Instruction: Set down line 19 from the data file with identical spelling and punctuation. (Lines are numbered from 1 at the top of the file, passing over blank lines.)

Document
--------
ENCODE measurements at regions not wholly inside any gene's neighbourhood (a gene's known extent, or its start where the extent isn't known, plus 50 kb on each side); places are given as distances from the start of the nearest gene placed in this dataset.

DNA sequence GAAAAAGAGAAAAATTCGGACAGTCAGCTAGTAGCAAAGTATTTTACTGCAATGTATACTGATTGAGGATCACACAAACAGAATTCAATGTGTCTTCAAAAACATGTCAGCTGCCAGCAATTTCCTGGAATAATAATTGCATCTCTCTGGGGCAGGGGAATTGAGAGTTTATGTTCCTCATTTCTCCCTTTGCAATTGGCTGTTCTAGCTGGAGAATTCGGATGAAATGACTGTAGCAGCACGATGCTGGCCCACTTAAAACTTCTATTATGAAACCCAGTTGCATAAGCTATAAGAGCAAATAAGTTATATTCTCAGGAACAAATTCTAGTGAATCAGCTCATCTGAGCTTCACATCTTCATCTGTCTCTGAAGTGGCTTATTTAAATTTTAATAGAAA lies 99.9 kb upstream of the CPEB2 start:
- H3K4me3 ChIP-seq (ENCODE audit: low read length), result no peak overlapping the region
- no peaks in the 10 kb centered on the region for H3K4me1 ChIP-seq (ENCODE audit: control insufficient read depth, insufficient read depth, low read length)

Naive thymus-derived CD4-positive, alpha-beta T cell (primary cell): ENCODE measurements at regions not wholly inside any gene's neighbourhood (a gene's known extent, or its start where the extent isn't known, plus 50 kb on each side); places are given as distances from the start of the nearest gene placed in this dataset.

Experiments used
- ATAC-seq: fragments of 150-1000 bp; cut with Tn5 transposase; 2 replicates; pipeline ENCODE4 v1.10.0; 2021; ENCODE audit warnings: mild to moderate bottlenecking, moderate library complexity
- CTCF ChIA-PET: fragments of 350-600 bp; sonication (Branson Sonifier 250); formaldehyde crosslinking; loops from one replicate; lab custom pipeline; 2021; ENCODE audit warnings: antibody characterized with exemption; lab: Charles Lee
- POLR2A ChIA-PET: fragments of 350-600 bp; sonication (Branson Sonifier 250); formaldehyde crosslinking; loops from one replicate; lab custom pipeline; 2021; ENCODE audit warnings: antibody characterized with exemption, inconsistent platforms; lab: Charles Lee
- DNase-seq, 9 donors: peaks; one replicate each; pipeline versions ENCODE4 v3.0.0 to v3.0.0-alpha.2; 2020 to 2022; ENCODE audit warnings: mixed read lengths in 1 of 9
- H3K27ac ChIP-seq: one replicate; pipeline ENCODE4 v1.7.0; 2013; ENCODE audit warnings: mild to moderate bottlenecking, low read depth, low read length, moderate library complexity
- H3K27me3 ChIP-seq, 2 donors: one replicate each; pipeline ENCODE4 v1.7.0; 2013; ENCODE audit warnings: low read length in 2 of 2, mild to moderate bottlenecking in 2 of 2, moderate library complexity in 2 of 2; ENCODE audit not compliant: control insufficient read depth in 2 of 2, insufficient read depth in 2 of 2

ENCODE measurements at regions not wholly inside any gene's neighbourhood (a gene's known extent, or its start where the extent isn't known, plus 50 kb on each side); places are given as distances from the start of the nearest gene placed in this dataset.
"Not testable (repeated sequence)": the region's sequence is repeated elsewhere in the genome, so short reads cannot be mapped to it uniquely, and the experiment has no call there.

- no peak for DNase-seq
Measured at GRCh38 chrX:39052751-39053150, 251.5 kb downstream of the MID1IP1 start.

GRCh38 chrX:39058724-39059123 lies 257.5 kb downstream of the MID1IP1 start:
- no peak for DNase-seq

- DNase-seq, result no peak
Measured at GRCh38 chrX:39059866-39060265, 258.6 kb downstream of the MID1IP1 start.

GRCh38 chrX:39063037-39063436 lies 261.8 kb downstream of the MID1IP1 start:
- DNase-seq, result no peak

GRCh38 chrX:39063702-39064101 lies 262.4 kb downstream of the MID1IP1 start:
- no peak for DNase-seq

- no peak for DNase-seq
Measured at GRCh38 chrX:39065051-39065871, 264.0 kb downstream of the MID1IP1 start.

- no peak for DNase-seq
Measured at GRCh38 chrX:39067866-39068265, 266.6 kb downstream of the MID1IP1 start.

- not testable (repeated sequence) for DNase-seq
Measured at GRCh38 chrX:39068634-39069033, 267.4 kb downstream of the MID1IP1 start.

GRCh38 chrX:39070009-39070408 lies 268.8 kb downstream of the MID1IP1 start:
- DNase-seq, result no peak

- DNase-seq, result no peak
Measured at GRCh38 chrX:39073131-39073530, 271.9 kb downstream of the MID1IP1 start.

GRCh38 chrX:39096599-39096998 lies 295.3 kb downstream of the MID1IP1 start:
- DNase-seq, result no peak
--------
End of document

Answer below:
- DNase-seq, result no peak